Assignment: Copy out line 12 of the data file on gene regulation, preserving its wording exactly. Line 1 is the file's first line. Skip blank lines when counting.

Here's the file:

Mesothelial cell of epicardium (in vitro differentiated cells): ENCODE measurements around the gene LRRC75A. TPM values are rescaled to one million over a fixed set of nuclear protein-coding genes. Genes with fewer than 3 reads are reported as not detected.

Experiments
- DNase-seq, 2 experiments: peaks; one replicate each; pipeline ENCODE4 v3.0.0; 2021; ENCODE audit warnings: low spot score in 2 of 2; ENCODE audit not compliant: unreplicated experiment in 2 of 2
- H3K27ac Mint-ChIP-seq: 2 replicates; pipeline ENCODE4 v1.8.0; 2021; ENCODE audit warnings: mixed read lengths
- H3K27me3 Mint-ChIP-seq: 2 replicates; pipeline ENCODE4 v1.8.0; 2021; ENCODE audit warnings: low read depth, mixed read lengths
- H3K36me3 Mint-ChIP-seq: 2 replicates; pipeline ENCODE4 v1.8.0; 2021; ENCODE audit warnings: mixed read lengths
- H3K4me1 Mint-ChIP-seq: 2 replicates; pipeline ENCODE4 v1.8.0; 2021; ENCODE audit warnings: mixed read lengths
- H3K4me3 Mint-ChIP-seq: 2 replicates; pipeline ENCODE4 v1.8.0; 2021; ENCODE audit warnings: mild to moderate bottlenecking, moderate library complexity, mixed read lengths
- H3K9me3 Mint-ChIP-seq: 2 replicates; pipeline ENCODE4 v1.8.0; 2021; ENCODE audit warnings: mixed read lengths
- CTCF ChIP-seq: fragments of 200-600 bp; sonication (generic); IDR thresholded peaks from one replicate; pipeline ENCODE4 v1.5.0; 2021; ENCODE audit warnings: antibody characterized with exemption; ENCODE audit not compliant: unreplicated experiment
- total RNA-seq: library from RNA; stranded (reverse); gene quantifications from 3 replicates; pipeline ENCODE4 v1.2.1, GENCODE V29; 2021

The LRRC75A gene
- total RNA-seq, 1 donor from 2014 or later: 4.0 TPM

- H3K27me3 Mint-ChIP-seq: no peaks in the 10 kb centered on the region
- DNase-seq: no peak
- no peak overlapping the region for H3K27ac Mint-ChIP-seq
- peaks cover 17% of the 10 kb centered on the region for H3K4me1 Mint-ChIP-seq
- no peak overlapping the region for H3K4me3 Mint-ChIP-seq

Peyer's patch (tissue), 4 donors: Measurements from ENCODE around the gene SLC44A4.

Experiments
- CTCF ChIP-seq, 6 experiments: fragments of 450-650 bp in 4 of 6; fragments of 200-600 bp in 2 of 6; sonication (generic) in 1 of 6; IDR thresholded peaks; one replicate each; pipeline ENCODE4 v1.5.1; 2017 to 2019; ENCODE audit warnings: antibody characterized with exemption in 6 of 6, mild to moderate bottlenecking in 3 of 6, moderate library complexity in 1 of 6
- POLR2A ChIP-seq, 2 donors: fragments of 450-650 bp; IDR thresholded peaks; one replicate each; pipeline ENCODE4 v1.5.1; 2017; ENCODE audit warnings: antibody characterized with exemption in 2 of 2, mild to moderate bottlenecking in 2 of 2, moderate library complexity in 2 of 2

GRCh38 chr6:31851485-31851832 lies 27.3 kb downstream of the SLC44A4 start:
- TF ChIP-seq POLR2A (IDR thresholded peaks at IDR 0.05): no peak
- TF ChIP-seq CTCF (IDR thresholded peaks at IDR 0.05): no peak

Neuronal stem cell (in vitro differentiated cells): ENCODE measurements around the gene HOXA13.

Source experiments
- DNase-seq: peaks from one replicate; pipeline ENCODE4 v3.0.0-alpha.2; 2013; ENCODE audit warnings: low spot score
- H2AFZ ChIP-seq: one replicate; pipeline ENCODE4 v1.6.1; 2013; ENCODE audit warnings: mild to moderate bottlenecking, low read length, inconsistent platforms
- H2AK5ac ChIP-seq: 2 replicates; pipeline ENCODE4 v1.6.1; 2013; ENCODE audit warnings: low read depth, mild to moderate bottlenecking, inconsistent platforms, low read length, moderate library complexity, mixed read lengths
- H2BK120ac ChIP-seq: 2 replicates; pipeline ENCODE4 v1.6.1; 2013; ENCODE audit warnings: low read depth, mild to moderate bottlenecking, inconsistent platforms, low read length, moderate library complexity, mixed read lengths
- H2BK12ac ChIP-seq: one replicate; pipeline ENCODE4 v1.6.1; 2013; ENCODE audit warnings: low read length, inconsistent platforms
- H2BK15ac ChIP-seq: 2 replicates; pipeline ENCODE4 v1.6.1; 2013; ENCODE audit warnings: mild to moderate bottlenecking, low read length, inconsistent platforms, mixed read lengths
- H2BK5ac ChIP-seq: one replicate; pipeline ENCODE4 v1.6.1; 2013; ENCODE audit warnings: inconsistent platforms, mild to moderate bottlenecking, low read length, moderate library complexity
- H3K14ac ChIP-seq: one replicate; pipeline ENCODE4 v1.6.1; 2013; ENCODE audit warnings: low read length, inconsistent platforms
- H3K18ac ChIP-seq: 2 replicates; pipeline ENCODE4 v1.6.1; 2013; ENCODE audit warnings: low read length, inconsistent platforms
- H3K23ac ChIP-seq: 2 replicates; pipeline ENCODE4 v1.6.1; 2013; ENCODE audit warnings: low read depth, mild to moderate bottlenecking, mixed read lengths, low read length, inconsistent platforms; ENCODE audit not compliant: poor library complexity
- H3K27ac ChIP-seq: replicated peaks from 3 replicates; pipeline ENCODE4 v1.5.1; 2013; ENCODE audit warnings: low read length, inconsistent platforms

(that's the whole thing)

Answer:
The LRRC75A gene